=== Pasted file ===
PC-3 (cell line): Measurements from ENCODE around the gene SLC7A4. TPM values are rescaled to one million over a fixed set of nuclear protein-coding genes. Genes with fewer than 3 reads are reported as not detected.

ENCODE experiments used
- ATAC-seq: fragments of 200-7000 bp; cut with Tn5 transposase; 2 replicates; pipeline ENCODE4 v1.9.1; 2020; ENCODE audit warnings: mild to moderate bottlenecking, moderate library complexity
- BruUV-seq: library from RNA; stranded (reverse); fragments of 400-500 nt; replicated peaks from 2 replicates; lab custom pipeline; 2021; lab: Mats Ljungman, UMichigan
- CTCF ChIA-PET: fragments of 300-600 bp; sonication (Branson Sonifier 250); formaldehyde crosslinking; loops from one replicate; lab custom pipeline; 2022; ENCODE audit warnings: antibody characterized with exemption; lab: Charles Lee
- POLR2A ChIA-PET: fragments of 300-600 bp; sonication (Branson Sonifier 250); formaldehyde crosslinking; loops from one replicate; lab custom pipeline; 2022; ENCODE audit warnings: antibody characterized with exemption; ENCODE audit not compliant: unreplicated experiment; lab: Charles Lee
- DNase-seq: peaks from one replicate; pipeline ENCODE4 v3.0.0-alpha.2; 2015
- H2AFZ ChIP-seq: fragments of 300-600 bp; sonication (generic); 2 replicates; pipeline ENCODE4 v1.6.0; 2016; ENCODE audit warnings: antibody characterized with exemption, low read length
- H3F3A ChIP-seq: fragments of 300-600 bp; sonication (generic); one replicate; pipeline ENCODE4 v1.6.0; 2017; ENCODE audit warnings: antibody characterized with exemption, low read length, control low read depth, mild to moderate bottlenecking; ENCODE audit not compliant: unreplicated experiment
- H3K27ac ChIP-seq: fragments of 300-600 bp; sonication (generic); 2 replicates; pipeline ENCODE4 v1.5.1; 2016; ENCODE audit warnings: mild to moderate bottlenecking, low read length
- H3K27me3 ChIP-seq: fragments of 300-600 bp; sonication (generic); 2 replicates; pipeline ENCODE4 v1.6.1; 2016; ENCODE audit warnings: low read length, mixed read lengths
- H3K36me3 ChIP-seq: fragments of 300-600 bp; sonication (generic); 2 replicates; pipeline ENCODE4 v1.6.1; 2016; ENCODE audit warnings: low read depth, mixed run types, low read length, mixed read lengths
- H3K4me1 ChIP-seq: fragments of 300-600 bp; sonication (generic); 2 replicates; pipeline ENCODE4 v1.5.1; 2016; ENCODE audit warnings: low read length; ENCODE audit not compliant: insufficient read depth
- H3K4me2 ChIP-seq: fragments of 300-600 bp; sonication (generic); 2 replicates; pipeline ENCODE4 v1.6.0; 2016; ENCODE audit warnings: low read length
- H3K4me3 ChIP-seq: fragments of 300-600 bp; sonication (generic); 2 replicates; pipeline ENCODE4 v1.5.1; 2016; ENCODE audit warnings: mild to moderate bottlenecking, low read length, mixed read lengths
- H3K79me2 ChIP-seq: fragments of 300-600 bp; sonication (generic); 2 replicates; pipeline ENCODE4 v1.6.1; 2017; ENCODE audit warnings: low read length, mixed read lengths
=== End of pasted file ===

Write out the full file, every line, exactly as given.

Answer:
PC-3 (cell line): Measurements from ENCODE around the gene SLC7A4. TPM values are rescaled to one million over a fixed set of nuclear protein-coding genes. Genes with fewer than 3 reads are reported as not detected.

ENCODE experiments used
- ATAC-seq: fragments of 200-7000 bp; cut with Tn5 transposase; 2 replicates; pipeline ENCODE4 v1.9.1; 2020; ENCODE audit warnings: mild to moderate bottlenecking, moderate library complexity
- BruUV-seq: library from RNA; stranded (reverse); fragments of 400-500 nt; replicated peaks from 2 replicates; lab custom pipeline; 2021; lab: Mats Ljungman, UMichigan
- CTCF ChIA-PET: fragments of 300-600 bp; sonication (Branson Sonifier 250); formaldehyde crosslinking; loops from one replicate; lab custom pipeline; 2022; ENCODE audit warnings: antibody characterized with exemption; lab: Charles Lee
- POLR2A ChIA-PET: fragments of 300-600 bp; sonication (Branson Sonifier 250); formaldehyde crosslinking; loops from one replicate; lab custom pipeline; 2022; ENCODE audit warnings: antibody characterized with exemption; ENCODE audit not compliant: unreplicated experiment; lab: Charles Lee
- DNase-seq: peaks from one replicate; pipeline ENCODE4 v3.0.0-alpha.2; 2015
- H2AFZ ChIP-seq: fragments of 300-600 bp; sonication (generic); 2 replicates; pipeline ENCODE4 v1.6.0; 2016; ENCODE audit warnings: antibody characterized with exemption, low read length
- H3F3A ChIP-seq: fragments of 300-600 bp; sonication (generic); one replicate; pipeline ENCODE4 v1.6.0; 2017; ENCODE audit warnings: antibody characterized with exemption, low read length, control low read depth, mild to moderate bottlenecking; ENCODE audit not compliant: unreplicated experiment
- H3K27ac ChIP-seq: fragments of 300-600 bp; sonication (generic); 2 replicates; pipeline ENCODE4 v1.5.1; 2016; ENCODE audit warnings: mild to moderate bottlenecking, low read length
- H3K27me3 ChIP-seq: fragments of 300-600 bp; sonication (generic); 2 replicates; pipeline ENCODE4 v1.6.1; 2016; ENCODE audit warnings: low read length, mixed read lengths
- H3K36me3 ChIP-seq: fragments of 300-600 bp; sonication (generic); 2 replicates; pipeline ENCODE4 v1.6.1; 2016; ENCODE audit warnings: low read depth, mixed run types, low read length, mixed read lengths
- H3K4me1 ChIP-seq: fragments of 300-600 bp; sonication (generic); 2 replicates; pipeline ENCODE4 v1.5.1; 2016; ENCODE audit warnings: low read length; ENCODE audit not compliant: insufficient read depth
- H3K4me2 ChIP-seq: fragments of 300-600 bp; sonication (generic); 2 replicates; pipeline ENCODE4 v1.6.0; 2016; ENCODE audit warnings: low read length
- H3K4me3 ChIP-seq: fragments of 300-600 bp; sonication (generic); 2 replicates; pipeline ENCODE4 v1.5.1; 2016; ENCODE audit warnings: mild to moderate bottlenecking, low read length, mixed read lengths
- H3K79me2 ChIP-seq: fragments of 300-600 bp; sonication (generic); 2 replicates; pipeline ENCODE4 v1.6.1; 2017; ENCODE audit warnings: low read length, mixed read lengths